Posted on April 13, 2020 by Leah Grunewald -
Taxpayers now have more time to file their tax returns and pay any tax owed because of the coronavirus (COVID-19) pandemic. The Treasury Department and IRS announced that the federal income tax filing due date is automatically extended from April 15, 2020, to July 15, 2020.
Taxpayers can also defer making federal income tax payments, which are due on April 15, 2020, until July 15, 2020, without penalties and interest, regardless of the amount they owe. This deferment applies to all taxpayers, including individuals, trusts and estates, corporations and other non-corporate tax filers as well as those who pay self-employment tax. They can also defer their initial quarterly estimated federal income tax payments for the 2020 tax year (including any self-employment tax) from the normal April 15 deadline until July 15.
No forms to file
Taxpayers don’t need to file any additional forms to qualify for the automatic federal tax filing and payment relief to July 15. However, individual taxpayers who need additional time to file beyond the July 15 deadline, can request a filing extension by filing Form 4868. Businesses who need additional time must file Form 7004. Contact us if you need assistance filing these forms.
If you expect a refund
Of course, not everybody will owe the IRS when they file their 2019 tax returns. If you’re due a refund, you should file as soon as possible. The IRS has stated that despite the COVID-19 outbreak, most tax refunds are still being issued within 21 days. New law passes, another on the way On March 18, 2020, President Trump signed the “Families First Coronavirus Response Act,” which provides a wide variety of relief related to COVID-19. It includes free testing, waivers and modifications of Federal nutrition programs, employment-related protections and benefits, health programs and insurance coverage requirements, and related employer tax credits and tax exemptions.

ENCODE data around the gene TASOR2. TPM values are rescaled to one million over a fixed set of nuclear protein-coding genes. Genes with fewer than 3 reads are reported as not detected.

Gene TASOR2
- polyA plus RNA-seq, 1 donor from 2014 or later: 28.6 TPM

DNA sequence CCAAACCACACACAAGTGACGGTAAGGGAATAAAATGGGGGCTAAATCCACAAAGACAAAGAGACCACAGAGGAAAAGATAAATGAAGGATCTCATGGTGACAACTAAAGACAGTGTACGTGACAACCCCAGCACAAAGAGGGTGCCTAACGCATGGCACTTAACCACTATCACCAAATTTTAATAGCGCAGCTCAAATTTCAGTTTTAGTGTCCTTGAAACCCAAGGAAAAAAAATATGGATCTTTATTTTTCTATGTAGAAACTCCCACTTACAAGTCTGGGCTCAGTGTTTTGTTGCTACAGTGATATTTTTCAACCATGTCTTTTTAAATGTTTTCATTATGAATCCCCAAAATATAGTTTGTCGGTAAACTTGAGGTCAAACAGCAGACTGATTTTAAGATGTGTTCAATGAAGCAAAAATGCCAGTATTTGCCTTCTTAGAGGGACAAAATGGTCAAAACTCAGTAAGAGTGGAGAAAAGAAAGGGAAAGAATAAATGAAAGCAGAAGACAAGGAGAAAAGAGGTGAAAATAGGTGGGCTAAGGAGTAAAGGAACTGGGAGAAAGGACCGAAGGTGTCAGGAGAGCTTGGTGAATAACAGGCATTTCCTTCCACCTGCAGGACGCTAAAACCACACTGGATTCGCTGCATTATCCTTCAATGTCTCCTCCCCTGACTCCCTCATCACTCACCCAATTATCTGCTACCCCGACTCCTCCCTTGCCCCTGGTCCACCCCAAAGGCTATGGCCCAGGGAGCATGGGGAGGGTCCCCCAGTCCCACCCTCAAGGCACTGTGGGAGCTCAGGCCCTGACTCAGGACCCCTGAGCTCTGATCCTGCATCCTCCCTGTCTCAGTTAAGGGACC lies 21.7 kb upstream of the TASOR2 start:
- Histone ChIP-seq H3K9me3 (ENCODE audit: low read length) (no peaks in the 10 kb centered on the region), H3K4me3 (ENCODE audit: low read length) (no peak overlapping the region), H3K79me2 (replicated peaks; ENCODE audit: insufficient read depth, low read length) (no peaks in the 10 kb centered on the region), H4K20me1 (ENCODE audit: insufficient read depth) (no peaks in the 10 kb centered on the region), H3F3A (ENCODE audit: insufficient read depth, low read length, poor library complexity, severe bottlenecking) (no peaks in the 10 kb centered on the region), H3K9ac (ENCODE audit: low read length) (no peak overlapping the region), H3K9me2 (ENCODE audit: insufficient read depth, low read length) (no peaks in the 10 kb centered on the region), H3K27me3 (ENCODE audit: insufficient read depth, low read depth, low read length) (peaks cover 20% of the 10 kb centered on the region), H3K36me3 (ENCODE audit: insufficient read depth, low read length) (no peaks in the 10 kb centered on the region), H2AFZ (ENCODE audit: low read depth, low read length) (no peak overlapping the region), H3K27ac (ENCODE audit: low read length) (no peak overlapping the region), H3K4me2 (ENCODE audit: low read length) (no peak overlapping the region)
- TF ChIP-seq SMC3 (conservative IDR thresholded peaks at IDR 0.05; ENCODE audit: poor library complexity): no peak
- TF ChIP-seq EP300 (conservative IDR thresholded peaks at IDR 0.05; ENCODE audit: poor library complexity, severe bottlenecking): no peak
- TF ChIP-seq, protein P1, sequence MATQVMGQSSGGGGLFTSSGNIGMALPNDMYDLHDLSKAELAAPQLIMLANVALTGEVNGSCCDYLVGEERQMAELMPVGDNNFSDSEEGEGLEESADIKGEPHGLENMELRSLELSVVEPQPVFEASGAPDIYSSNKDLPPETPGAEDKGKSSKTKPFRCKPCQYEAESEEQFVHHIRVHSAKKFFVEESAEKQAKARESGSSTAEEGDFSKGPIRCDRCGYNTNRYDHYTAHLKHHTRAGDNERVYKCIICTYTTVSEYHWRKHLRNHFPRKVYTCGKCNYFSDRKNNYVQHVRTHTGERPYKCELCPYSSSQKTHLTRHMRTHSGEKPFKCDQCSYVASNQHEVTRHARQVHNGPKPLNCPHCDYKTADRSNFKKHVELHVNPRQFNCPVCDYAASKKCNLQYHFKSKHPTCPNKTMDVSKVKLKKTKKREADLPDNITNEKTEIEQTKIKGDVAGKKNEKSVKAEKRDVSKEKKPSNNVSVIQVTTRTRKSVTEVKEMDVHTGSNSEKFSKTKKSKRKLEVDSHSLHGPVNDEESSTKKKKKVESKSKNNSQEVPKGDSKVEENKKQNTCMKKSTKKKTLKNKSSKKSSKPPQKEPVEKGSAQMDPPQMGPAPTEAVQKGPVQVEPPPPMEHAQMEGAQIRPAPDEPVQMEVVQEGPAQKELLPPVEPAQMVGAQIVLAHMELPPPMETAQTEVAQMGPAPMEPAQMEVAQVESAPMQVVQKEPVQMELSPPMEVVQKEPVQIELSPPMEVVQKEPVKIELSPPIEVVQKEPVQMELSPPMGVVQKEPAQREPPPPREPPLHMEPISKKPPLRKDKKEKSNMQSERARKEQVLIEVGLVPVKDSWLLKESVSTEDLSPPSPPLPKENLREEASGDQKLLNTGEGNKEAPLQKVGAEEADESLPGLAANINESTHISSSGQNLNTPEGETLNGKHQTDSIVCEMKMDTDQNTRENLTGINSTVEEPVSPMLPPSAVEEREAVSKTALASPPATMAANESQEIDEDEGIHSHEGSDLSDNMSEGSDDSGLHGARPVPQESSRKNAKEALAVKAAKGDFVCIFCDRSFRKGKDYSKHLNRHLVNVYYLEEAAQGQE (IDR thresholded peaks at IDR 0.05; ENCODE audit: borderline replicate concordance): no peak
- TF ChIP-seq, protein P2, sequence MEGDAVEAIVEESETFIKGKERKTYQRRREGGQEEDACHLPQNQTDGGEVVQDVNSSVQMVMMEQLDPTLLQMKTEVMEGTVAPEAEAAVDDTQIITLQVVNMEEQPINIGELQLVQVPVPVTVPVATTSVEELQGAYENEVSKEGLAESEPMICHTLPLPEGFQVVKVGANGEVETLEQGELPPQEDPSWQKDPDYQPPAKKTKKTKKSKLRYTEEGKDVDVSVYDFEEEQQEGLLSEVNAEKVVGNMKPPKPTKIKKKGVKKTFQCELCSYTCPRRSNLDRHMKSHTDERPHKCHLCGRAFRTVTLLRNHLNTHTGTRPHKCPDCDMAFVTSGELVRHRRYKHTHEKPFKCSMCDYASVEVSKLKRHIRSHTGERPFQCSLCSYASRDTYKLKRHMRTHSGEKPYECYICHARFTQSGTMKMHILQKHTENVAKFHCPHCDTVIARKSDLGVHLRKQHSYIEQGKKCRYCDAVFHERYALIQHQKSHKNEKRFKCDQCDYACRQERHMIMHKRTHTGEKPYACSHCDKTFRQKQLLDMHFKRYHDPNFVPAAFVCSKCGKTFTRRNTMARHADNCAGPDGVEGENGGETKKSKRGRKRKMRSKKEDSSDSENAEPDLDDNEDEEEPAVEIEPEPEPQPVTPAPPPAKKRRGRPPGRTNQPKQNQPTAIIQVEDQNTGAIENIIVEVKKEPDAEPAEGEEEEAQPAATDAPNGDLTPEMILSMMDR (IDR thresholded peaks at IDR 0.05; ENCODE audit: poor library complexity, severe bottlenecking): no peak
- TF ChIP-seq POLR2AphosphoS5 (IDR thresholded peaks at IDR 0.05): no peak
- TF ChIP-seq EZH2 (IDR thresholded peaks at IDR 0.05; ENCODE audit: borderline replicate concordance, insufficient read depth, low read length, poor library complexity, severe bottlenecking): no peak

If you’re an employee, you may be eligible for paid sick leave for COVID-19 related reasons. Here are the specifics, according to the IRS: An employee who is unable to work because of a need to care for an individual subject to quarantine, to care for a child whose school is closed or whose child care provider is unavailable, and/or the employee is experiencing substantially similar conditions as specified by the U.S. Department of Health and Human Services can receive two weeks (up to 80 hours) of paid sick leave at 2/3 the employee’s pay. An employee who is unable to work due to a need to care for a child whose school is closed, or child care provider is unavailable for reasons related to COVID-19, may in some instances receive up to an additional ten weeks of expanded paid family and medical leave at 2/3 the employee’s pay. As of this writing, Congress was working on passing another bill that would provide additional relief, including checks that would be sent to Americans under certain income thresholds. We will keep you updated about any developments. In the meantime, please contact us with any questions or concerns about your tax or financial situation.
Posted on March 30, 2020 by Leah Grunewald -
Here is a special report published by Wolters Kluwer.
As COVID-19 continues to upend nearly every aspect of life in the United States, Congress has been working to relieve suffering Americans. Having passed the Families First Coronavirus Response Act on March 18 in an effort to limit the spread of the pandemic and support relief efforts, Congress turned to stabilizing the economy. After days of furious negotiations between Republicans and Democrats on the Hill and Trump Administration officials, the Senate passed the Coronavirus Aid, Relief, and Economic Security (CARES) Act. With a $2.2 trillion price tag, the bill is the most expensive piece of legislation ever passed.
Read the full report here
Contact us with any specific questions.